I'm pretty sure that the answer will depend on what interval you are considering. I say this because most of the approximation theorems I am aware of (that would be useful in this case) rely on you working on some closed interval .
Well the Stone-Weirestrass theorem states that this is possible. However, in most proofs I have seen you never actually see how to construct such polynomials.
Though not all hope is lost. Look at Bernstein Polynomials. Here is a link to the Wikipedia page on them. Also a while back I wrote a blog entry on just this topic, here is a link to the post. I don't think that I mentioned this in the post say using the method described in the post you end up with a polynomial of degree , there might be other polynomials of lower degree that also give you the desired error. This is because of some very conservative estimations that are made.
The function to be round up in the interval is and it is an even function, so that we search an even polinomial of degree written as that approximates in 'min-max' sense. If we indicate the 'error function' with , the 'min-max condition' force that to be...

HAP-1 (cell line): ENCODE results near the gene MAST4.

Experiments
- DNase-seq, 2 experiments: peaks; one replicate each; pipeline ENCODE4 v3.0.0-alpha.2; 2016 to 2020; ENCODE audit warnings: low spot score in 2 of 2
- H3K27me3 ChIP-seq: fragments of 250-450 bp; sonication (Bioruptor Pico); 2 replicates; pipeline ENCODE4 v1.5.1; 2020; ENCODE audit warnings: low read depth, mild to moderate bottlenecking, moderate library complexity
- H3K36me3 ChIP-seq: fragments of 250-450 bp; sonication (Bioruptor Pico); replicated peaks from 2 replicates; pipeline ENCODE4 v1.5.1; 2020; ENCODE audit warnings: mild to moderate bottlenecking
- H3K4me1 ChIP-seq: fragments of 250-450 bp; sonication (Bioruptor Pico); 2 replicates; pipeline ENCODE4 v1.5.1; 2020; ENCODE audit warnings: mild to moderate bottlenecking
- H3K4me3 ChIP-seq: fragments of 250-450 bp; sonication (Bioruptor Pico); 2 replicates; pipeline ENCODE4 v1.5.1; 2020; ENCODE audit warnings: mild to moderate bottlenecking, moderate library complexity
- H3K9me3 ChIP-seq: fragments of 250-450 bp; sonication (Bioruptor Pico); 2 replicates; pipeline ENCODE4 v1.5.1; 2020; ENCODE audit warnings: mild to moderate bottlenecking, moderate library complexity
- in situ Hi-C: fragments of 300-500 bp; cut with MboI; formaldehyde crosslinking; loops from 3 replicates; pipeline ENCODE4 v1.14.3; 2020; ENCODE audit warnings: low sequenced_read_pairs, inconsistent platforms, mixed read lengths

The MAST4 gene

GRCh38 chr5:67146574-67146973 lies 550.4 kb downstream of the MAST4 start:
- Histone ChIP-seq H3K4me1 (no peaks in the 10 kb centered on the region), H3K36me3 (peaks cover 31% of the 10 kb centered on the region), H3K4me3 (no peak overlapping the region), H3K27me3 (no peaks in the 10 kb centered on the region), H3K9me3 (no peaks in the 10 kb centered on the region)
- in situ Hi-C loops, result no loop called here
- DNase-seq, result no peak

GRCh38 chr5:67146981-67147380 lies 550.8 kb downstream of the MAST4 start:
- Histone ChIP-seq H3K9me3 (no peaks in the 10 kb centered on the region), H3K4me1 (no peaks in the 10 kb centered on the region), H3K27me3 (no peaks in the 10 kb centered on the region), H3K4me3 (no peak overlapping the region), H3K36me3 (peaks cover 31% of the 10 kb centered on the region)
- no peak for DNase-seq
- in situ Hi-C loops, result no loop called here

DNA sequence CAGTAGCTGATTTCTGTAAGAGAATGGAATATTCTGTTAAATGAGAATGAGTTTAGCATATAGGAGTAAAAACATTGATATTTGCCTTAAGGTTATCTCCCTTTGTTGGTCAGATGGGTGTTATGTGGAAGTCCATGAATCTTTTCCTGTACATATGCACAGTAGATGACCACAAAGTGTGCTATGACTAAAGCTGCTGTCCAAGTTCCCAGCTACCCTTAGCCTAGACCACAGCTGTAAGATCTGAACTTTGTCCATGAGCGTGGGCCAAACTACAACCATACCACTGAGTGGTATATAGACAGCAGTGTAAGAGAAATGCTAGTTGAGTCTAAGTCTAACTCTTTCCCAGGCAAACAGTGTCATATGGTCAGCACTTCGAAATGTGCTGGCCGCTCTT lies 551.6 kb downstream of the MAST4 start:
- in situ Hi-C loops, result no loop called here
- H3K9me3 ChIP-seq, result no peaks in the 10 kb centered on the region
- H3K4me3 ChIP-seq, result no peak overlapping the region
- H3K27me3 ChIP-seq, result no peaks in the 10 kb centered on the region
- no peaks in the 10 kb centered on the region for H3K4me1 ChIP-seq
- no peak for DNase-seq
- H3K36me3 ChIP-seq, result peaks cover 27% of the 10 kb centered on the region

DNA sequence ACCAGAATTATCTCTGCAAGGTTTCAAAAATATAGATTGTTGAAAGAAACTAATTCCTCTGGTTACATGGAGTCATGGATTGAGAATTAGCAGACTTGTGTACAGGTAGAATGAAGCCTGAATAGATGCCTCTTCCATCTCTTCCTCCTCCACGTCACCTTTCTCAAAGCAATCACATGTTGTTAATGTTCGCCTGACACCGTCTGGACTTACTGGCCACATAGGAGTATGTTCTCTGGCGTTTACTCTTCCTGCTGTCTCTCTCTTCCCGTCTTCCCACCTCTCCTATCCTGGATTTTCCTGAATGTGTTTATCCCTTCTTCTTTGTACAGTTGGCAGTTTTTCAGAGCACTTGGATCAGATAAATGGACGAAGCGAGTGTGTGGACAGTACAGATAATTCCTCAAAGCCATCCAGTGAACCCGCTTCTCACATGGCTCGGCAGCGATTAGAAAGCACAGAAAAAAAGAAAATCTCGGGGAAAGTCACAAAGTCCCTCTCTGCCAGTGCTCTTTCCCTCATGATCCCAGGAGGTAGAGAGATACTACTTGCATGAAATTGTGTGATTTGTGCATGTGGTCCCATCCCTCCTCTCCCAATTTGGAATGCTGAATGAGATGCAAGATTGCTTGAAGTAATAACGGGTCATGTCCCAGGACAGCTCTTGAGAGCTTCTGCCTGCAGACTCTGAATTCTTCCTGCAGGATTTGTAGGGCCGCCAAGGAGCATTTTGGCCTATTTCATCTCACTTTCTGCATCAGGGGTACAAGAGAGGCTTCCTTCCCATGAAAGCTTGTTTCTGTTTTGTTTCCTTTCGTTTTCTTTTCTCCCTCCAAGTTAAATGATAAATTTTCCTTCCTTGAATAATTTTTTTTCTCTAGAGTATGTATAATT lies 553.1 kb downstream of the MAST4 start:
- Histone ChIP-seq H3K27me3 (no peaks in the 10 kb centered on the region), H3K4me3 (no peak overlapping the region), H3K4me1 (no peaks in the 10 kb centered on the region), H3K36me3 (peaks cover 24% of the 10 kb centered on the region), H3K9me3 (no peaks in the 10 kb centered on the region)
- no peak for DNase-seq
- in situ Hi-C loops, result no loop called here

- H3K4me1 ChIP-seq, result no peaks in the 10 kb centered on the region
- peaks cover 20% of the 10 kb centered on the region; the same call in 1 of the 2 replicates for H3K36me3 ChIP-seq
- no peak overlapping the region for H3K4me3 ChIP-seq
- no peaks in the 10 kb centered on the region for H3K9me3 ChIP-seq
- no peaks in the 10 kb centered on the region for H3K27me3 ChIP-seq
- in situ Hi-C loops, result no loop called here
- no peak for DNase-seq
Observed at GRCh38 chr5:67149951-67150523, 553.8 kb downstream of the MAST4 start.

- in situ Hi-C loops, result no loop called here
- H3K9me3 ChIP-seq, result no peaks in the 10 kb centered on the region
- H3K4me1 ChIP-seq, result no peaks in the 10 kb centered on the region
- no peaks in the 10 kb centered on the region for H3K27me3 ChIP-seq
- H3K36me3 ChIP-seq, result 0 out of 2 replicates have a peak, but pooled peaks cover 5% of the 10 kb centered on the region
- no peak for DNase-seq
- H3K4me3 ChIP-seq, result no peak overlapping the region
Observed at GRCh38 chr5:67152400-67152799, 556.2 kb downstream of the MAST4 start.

, (1)
The (1) is a system of linear equations in the unknown variables that can be solved in standard way. In the case it becomes...
(2)
... the solution of which is , so that the 'min-max' polynomial is and the error is alternatively and . You require an error not grater than , so that the min-max polynomial is of order , i.e. and (1) becomes...
(3)
... the solution of which is left as exercise ...
Kind regards
The 'solution' of the 'exercise' I have proposed in the last post is , so that the min-max polynomial of degree 4 gives an approximation with maximum error ...
If greater precision is required it is necessary to increase and the maximum error I suppose is ...
Kind regards